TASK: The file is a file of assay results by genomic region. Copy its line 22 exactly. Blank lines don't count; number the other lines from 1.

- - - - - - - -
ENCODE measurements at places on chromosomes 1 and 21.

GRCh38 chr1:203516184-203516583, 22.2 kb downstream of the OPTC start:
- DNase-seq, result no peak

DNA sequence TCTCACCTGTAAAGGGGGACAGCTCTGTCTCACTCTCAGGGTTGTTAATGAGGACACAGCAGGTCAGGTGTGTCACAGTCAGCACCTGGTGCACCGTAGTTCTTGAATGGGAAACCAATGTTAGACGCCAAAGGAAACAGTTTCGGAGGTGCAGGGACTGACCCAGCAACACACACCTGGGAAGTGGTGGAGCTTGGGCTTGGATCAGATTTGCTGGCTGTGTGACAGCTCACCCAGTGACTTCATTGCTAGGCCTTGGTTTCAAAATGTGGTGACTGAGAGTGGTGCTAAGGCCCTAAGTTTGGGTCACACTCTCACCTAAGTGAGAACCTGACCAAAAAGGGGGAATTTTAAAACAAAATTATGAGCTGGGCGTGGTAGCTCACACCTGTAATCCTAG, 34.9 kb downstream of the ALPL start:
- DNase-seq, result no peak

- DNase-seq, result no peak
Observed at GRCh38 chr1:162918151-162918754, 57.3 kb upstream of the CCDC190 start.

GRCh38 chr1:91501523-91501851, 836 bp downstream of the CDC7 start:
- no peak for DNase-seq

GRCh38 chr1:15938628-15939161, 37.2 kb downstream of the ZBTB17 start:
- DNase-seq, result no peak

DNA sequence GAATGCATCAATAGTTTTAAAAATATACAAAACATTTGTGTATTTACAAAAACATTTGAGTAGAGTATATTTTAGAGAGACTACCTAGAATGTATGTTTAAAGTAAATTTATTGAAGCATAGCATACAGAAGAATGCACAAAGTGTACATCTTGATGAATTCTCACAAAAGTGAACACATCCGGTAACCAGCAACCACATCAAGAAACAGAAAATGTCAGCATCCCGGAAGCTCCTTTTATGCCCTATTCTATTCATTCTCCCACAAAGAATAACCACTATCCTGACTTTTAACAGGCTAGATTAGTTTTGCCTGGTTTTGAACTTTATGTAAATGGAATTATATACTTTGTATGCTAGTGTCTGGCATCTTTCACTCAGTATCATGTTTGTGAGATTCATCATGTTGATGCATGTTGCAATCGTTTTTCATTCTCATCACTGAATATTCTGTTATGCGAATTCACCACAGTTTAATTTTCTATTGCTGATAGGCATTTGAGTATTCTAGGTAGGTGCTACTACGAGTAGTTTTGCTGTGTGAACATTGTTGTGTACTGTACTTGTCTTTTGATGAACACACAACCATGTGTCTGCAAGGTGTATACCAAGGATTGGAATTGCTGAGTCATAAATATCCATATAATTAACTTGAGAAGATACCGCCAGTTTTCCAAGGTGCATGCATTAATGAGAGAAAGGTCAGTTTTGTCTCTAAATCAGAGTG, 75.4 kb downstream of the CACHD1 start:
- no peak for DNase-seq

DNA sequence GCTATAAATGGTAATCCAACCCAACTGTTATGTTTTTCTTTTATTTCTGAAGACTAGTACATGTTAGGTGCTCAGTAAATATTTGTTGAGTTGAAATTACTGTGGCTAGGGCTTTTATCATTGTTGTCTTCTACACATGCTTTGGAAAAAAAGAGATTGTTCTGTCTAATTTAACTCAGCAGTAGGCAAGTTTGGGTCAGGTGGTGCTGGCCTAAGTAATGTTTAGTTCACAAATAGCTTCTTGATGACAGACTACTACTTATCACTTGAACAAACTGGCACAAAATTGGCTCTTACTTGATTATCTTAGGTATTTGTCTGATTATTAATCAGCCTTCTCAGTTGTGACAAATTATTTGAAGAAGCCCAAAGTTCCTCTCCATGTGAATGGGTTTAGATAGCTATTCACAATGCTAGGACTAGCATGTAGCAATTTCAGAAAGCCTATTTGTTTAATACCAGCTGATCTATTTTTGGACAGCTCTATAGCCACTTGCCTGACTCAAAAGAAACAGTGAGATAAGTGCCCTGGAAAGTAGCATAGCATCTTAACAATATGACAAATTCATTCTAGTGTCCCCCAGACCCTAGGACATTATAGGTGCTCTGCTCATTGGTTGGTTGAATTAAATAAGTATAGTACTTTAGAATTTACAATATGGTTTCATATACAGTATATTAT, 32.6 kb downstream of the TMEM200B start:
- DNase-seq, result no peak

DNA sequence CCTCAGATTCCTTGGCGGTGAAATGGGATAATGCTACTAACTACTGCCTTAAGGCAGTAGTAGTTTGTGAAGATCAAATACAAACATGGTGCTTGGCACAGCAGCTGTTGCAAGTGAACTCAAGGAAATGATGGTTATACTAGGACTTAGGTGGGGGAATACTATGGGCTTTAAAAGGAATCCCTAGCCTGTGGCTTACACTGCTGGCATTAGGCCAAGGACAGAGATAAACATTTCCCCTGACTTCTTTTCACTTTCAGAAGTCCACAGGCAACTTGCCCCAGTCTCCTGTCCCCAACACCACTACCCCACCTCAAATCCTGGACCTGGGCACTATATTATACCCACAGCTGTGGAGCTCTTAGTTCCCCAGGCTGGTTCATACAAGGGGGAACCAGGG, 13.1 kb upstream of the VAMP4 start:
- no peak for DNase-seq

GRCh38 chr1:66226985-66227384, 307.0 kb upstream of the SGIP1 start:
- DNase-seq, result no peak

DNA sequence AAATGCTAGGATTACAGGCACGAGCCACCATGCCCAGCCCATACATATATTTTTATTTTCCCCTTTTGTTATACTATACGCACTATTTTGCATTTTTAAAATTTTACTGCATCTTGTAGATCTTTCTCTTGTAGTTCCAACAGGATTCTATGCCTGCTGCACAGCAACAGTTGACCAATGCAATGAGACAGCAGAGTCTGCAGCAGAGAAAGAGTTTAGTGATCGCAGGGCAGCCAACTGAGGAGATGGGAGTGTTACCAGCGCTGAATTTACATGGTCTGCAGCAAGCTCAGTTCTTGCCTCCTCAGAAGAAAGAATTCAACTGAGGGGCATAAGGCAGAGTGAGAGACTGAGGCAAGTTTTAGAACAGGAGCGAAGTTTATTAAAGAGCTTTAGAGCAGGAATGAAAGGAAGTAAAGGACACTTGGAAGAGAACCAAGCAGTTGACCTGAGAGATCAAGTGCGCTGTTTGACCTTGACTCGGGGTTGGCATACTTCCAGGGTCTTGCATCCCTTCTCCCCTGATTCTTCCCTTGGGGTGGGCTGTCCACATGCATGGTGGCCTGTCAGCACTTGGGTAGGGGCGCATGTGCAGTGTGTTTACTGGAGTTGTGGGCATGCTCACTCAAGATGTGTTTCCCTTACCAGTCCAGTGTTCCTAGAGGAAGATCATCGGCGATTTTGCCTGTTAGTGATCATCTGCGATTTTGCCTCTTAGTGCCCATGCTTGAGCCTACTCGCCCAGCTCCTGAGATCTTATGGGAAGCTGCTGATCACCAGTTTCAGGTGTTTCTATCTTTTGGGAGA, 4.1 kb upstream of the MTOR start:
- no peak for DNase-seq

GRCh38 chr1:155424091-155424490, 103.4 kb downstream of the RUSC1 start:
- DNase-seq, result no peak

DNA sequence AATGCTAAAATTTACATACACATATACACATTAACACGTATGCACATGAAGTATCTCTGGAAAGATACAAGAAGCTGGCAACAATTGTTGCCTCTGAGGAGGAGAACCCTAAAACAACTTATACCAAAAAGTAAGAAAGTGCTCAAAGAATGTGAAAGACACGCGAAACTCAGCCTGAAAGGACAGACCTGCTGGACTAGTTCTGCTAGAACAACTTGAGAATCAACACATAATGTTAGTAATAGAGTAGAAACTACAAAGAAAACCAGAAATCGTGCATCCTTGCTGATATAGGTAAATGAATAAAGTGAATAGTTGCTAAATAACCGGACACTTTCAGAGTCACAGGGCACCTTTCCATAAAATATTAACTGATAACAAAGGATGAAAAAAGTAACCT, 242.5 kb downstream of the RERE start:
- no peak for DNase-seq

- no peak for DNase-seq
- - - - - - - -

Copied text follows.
GRCh38 chr1:155424091-155424490, 103.4 kb downstream of the RUSC1 start: